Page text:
Here are a couple of interesting books I’ve read recently:
The Obituray Writer by Ann Hood
3.5 out of 5 stars
From Amazon: On the day John F. Kennedy is inaugurated, Claire, an uncompromising young wife and mother obsessed with the glamour of Jackie O, struggles over the decision of whether to stay in a loveless marriage or follow the man she loves and whose baby she may be carrying. Decades earlier, in 1919, Vivien Lowe, an obituary writer, is searching for her lover who disappeared in the Great San Francisco Earthquake of 1906. By telling the stories of the dead, Vivien not only helps others cope with their grief but also begins to understand the devastation of her own terrible loss. The surprising connection between Claire and Vivien will change the life of one of them in unexpected and extraordinary ways. Part literary mystery and part love story, The Obituary Writer examines expectations of marriage and love, the roles of wives and mothers, and the emotions of grief, regret, and hope.
Claire believes she has nothing in common with her mother-in-law, Vivian. The readers soon realize they have adultery in common. Not my favorite subject matter and somehow I chose two out of three books this month with that theme. Hood wrote the book in alternating chapters of Claire and Vivian’s life. People find Vivian, the obituary writer, and insist she write about those they have lost. Her talent in writing comes from the stories the mourners tell though her own stories of her lover haunt her and prevent her from moving on. Claire is a wife and mother who decides to have an affair after she realizes she doesn’t love her husband. There lives are intertwined and Claire realizes they have more in common than she thought. I enjoyed the book but found Claire really unlikable which made me not sympathize with her and her struggles.
Table for Seven by Whitney Gaskell
3 out of 5 stars
From Amazon: On New Year’s Eve, Fran and Will Parrish host a dinner party, serving their friends a gourmet feast. The night is such a success that the group decides to form a monthly dinner party club. But what starts as an excuse to enjoy the company of fellow foodies ends up having lasting repercussions on each member of the Table for Seven Dinner Party Club.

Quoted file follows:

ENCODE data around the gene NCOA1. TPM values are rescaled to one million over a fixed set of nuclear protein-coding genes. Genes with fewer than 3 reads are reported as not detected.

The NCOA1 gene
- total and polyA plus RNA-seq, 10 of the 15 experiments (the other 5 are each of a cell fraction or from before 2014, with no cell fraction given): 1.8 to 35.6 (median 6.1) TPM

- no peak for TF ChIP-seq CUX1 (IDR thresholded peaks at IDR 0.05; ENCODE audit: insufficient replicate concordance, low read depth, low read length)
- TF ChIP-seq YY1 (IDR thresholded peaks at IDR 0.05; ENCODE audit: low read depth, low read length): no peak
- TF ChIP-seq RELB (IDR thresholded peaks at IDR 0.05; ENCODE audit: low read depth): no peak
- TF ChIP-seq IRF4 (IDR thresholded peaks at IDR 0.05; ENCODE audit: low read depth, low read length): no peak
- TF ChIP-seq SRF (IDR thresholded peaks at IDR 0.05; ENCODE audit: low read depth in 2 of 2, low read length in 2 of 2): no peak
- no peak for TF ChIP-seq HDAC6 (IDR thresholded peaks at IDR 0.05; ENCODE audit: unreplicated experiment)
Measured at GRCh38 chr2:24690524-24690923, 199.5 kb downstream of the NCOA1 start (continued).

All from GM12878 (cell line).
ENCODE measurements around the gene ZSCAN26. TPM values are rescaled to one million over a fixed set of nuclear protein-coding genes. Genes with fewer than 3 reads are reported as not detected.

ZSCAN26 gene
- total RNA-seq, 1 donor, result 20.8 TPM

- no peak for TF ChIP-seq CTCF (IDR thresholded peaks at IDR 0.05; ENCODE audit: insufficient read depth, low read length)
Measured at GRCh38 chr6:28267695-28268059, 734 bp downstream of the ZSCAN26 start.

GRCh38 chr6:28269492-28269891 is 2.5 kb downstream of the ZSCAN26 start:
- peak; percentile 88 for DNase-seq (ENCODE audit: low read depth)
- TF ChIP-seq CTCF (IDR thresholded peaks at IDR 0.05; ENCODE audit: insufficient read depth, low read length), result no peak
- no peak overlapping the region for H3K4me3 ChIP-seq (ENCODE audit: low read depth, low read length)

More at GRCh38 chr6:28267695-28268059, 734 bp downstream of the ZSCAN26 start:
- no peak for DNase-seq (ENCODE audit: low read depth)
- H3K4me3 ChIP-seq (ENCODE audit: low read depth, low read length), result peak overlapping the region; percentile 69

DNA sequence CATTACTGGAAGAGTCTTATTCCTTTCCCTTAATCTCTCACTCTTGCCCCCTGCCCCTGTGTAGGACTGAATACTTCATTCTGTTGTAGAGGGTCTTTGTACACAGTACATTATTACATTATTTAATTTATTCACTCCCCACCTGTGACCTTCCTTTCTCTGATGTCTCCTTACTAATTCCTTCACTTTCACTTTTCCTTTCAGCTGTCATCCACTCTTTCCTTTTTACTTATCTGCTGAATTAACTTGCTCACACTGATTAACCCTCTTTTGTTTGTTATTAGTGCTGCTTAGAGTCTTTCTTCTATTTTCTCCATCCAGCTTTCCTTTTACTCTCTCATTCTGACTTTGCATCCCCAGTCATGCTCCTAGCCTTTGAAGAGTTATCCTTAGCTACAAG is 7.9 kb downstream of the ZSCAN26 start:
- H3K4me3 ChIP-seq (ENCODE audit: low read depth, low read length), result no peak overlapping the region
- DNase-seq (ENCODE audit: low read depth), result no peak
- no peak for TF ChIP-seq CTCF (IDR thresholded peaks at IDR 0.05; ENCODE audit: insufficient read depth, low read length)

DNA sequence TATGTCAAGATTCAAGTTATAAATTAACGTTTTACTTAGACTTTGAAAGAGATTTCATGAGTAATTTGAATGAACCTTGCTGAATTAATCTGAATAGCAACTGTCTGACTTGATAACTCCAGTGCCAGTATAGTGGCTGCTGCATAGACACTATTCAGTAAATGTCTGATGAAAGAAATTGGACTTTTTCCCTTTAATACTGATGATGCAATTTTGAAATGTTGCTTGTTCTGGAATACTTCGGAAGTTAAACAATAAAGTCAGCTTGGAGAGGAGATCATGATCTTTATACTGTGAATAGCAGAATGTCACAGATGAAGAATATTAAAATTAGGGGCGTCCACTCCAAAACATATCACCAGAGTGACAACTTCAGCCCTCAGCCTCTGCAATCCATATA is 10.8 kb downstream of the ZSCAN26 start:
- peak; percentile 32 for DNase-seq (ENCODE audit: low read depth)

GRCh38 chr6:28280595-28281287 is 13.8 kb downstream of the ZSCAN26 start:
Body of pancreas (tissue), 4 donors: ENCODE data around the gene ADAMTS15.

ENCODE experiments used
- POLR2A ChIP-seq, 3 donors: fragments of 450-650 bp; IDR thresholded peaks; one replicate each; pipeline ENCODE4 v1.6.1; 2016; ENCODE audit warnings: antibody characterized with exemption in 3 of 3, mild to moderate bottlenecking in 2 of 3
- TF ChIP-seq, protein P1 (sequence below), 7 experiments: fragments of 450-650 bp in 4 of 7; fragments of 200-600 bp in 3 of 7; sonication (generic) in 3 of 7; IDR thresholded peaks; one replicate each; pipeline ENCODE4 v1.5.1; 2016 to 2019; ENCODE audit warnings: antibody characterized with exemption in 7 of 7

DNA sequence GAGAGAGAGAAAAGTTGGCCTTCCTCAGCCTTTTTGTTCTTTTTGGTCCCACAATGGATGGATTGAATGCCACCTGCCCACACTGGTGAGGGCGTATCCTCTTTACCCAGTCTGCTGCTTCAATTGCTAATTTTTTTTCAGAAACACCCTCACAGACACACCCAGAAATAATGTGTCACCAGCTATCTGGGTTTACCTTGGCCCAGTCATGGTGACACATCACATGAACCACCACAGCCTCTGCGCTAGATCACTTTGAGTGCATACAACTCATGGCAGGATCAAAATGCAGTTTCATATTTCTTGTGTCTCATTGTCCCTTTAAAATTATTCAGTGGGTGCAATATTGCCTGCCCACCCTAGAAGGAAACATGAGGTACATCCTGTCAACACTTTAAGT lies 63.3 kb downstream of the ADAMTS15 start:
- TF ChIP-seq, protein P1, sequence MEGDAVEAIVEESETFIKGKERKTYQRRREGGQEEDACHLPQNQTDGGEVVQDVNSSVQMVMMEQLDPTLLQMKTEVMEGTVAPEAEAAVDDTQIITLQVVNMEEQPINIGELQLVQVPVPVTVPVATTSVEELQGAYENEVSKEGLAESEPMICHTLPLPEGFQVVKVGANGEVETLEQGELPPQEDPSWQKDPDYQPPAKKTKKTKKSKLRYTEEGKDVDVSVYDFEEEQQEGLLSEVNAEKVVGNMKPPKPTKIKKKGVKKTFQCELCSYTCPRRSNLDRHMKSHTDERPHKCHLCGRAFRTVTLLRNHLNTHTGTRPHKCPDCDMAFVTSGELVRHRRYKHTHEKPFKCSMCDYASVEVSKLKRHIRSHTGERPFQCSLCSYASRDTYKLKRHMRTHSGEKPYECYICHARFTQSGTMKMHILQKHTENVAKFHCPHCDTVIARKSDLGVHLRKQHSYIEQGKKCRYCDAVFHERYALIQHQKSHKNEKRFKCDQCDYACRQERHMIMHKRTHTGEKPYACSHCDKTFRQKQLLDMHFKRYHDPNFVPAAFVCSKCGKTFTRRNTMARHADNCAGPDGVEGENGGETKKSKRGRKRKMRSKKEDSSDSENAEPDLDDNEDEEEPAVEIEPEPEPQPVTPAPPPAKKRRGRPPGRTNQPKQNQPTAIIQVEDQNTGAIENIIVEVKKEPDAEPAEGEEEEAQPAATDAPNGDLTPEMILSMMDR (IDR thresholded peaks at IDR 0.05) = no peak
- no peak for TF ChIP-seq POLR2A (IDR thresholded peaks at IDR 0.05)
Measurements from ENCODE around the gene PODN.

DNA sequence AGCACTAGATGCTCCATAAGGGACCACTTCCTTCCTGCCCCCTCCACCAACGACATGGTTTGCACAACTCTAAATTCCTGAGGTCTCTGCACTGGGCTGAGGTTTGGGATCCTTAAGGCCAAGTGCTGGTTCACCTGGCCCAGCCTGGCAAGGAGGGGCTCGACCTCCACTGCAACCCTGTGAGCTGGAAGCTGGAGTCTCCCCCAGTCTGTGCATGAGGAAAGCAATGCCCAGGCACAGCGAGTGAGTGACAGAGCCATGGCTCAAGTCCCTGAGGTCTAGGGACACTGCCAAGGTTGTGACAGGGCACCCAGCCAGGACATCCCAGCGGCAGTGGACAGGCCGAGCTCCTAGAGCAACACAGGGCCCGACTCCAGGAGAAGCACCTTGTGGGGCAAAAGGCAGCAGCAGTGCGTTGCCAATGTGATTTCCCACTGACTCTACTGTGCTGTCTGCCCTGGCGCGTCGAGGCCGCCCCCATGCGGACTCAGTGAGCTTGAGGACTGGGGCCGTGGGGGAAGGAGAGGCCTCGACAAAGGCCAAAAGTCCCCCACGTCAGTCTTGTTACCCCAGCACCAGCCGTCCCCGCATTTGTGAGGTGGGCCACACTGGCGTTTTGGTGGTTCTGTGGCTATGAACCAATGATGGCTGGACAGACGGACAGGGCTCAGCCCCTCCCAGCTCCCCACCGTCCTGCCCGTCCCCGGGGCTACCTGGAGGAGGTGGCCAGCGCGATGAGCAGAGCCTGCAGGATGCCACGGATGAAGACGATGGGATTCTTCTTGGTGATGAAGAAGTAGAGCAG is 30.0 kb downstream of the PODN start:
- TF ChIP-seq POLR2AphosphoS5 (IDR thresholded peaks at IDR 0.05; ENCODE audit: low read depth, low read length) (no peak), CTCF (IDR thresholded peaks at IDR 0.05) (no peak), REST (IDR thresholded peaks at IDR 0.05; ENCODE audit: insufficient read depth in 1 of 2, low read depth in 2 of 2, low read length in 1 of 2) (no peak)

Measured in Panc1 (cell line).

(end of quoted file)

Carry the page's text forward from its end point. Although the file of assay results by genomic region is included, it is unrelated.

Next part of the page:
Fran and Will face the possibility that their comfortable marriage may not be as infallible as they once thought. Audrey has to figure out how to move on and start a new life after the untimely death of her young husband. Perfectionist Jaime suspects that her husband, Mark, might be having an affair. Coop, a flirtatious bachelor who never commits to a third date, is blindsided when he falls in love for the first time. Leland, a widower, is a wise counselor and firm believer that bacon makes everything taste better.
I enjoyed this book as a quick read but didn’t love it. I liked the premise of having a dinner club every month with friends and enjoyed Leland, the grandfather character. What I found disturbing about the book was the other six characters acting as if they had no relationship skills, self esteem, or common sense at all. It’s hard to love a book when you don’t love the characters.
Between, Georgia by Joshilyn Jackson
4.5 stars out of 5 stars
From Amazon: Nonny Frett understands the meaning of the phrase “in between a rock and a hard place” better than any woman alive. She’s got two mothers, “one deaf-blind and the other four baby steps from flat crazy.” She’s got two men: a husband who’s easing out the back door; and a best friend, who’s laying siege to her heart in her front yard. And she has two families: the Fretts, who stole her and raised her right; and the Crabtrees, who won’t forget how they were done wrong. Now, in Between, Georgia, a feud that began the night Nonny was born is escalating and threatening to expose family secrets. Ironically, it might be just what the town needs…if only Nonny weren’t stuck in between.
Ummm, completely loved this book. There are quirky characters, family feuds, and southern charm all mixed together to create a quick and pleasing read. Throughout the entire book I was fascinated by the communication system the mother (who was deaf and blind) had with her daughter versus how she communicated with her own sister. I found the last 30 pages of the book a little hookey but hey, I don’t live in Georgia so maybe that’s really how things get wrapped up there.
Any book recommendations for me?